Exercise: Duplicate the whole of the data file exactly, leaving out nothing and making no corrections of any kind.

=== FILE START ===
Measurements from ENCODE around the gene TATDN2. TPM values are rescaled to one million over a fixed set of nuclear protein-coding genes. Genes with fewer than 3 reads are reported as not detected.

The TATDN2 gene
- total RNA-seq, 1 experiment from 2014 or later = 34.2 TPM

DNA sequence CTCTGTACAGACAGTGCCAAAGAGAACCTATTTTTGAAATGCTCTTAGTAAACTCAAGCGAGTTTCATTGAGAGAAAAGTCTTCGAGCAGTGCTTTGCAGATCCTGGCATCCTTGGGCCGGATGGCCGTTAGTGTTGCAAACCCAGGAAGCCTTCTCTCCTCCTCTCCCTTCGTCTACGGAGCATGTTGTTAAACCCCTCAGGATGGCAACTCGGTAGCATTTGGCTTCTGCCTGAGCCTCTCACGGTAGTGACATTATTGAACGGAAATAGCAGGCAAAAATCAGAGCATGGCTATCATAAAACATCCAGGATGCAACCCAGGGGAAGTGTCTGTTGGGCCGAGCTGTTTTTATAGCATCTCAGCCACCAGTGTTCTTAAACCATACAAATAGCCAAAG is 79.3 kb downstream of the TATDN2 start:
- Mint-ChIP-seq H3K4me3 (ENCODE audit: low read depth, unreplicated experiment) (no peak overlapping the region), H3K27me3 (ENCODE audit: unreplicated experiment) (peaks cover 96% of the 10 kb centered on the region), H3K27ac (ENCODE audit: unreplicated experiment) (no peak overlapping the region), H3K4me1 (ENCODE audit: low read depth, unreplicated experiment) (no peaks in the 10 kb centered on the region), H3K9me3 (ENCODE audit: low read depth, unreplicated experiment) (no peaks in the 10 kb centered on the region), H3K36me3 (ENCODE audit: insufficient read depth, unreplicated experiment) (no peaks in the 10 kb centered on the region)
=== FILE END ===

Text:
Measurements from ENCODE around the gene TATDN2. TPM values are rescaled to one million over a fixed set of nuclear protein-coding genes. Genes with fewer than 3 reads are reported as not detected.

The TATDN2 gene
- total RNA-seq, 1 experiment from 2014 or later = 34.2 TPM

DNA sequence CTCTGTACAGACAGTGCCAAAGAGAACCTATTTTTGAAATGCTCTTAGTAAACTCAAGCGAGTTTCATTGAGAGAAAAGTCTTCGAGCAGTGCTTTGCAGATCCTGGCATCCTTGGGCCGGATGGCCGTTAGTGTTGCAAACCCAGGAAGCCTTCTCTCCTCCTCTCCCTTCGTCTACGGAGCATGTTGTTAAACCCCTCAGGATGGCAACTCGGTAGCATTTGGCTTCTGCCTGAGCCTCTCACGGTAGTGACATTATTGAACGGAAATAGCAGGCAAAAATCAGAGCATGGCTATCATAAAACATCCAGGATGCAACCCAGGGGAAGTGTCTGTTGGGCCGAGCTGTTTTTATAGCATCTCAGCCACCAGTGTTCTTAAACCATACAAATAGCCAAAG is 79.3 kb downstream of the TATDN2 start:
- Mint-ChIP-seq H3K4me3 (ENCODE audit: low read depth, unreplicated experiment) (no peak overlapping the region), H3K27me3 (ENCODE audit: unreplicated experiment) (peaks cover 96% of the 10 kb centered on the region), H3K27ac (ENCODE audit: unreplicated experiment) (no peak overlapping the region), H3K4me1 (ENCODE audit: low read depth, unreplicated experiment) (no peaks in the 10 kb centered on the region), H3K9me3 (ENCODE audit: low read depth, unreplicated experiment) (no peaks in the 10 kb centered on the region), H3K36me3 (ENCODE audit: insufficient read depth, unreplicated experiment) (no peaks in the 10 kb centered on the region)